City Council Seeks Tax for Medical Marijuana

Voting 9-3, the council directed its attorneys to draft a ballot measure

The Los Angeles City Council called Friday for a ballot measure to tax medical marijuana, though its attorneys and other advisers seemed wary of the idea.

Voting 9-3, the council directed its attorneys to draft the ballot measure. They would have to take another vote before Nov. 17 to put the measure on the March 8 ballot.

Councilwoman Janice Hahn sought to establish a tax of $50 per $1,000 of "cash and in-kind contributions, reimbursements, and reasonable compensation provided by members of medical marijuana collectives."

"I think we've seen as of yesterday (Election Day) that voters up and down the state of California -- whether or not they believe in the use of marijuana -- believe that their cities should be able to receive revenue in the form of taxation of these clinics," she said. "They were overwhelmingly approved wherever they were on the ballot (Tuesday)."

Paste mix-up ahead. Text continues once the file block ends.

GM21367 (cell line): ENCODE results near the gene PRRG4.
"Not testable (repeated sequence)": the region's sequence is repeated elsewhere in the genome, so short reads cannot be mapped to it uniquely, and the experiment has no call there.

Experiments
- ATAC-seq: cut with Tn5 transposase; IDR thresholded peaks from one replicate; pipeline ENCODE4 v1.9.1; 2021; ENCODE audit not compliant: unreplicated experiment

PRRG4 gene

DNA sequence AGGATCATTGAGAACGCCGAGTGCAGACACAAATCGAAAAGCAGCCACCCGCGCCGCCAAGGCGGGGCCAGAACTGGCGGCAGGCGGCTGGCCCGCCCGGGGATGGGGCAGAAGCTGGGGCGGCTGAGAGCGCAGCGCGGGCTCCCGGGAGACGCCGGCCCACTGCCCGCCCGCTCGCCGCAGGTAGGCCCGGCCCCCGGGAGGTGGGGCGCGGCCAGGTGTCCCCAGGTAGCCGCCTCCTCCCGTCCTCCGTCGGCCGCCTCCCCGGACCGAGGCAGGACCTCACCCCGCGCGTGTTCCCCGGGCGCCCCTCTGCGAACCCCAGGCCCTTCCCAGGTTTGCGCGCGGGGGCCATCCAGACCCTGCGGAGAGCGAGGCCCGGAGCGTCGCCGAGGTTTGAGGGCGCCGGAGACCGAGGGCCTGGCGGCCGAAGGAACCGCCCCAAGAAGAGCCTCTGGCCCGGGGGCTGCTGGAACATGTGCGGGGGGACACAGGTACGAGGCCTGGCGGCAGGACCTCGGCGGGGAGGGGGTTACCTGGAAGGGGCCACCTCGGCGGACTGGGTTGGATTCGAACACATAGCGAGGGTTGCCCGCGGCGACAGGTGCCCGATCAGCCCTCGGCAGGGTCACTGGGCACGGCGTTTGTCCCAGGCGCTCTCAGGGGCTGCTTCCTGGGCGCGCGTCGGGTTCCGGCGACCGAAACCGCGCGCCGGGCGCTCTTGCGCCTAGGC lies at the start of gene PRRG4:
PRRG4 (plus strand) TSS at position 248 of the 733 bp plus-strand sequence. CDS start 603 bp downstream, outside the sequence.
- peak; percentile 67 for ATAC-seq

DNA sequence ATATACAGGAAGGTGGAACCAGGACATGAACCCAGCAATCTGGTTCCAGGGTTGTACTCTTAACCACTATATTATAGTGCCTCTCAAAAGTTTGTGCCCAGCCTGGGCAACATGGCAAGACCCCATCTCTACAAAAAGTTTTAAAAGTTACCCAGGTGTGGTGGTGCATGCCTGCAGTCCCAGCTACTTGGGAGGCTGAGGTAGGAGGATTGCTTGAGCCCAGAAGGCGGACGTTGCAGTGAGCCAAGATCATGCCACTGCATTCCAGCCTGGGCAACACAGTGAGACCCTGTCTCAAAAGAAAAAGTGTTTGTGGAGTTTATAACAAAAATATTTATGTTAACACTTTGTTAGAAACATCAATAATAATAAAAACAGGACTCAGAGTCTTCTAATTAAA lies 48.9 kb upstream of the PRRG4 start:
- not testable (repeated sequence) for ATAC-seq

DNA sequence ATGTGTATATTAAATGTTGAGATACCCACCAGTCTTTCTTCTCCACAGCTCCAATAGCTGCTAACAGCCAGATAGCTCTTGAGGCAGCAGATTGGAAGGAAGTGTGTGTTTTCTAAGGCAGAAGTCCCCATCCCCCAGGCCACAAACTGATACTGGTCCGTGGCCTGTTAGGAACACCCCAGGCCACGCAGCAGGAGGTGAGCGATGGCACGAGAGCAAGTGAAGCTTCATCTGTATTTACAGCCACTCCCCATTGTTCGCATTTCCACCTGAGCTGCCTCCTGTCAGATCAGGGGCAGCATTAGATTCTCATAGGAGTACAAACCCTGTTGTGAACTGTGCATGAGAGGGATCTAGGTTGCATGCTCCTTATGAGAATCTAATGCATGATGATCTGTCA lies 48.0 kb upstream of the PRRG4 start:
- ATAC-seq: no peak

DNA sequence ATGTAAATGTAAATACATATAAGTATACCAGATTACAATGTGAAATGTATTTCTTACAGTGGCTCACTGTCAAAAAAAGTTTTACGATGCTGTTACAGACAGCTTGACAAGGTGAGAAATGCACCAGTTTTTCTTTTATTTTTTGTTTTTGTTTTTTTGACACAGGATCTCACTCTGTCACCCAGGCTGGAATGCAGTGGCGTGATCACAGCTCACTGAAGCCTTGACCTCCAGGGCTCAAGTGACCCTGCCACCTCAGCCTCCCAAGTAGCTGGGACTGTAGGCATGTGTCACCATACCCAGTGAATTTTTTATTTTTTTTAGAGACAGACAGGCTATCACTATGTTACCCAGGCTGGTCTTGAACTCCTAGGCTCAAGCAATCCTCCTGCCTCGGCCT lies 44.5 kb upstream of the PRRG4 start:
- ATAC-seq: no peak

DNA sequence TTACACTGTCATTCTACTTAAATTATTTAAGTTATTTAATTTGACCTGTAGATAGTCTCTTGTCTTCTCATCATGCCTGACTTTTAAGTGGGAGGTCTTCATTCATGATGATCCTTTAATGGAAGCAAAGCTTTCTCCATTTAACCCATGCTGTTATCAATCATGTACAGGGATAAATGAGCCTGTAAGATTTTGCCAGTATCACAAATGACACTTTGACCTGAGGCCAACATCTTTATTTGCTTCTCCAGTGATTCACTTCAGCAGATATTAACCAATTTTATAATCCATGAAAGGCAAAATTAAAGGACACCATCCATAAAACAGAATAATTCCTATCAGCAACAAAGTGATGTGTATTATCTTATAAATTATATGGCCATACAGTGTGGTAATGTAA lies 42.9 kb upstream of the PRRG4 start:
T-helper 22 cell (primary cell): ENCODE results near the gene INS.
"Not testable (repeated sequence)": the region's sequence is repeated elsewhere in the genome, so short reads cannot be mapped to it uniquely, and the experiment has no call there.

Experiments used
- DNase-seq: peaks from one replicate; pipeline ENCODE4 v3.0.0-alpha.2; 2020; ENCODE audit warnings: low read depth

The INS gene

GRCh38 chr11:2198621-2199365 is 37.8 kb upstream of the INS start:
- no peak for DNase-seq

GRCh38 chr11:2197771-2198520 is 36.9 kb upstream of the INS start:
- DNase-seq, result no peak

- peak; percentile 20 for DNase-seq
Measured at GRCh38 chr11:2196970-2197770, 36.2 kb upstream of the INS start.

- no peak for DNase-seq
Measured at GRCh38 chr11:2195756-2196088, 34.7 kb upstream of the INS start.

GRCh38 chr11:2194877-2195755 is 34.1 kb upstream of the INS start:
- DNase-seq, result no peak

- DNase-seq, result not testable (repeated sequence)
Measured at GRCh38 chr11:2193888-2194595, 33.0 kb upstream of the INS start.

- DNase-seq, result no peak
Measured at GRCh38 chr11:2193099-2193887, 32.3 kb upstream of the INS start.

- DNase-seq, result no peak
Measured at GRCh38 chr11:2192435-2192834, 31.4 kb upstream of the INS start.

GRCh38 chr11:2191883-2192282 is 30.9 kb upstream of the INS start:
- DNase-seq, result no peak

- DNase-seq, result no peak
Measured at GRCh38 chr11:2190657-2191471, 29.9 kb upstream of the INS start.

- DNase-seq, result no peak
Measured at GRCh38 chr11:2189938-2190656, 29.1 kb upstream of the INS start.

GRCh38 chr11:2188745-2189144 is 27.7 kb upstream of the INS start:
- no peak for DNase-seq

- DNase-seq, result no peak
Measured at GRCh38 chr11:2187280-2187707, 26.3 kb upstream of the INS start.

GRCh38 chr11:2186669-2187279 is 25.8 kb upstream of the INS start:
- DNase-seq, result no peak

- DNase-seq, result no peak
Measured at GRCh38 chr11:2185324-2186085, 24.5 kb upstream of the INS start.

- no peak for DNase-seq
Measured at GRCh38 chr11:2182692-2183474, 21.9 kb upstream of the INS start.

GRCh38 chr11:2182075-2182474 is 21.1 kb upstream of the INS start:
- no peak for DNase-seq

Hahn estimated the proposed tax would add $3 million to $5 million a year to the city's coffers.

Several of the council's advisers, however, questioned whether the city had legal standing to impose such a tax.

Senior Assistant City Attorney Pete Echeverria testified that "it's (the City Attorney's Office's) position that the city should not allow and tax marijuana sales, which would basically amount to a sanctioning of illegal activity."

Larry Manocchio, the city's principal tax compliance officer, said medical marijuana collectives are classified as nonprofit organizations and cannot be taxed.

Hahn disputed the notion that the city would be taxing profits from the sale of medical marijuana.

Several other cities tax medical marijuana, Hahn said. In San Jose and La Puente, the tax is $100; Oakland and Richmond, $50, Sacramento, $40; and Berkeley, $25.
 

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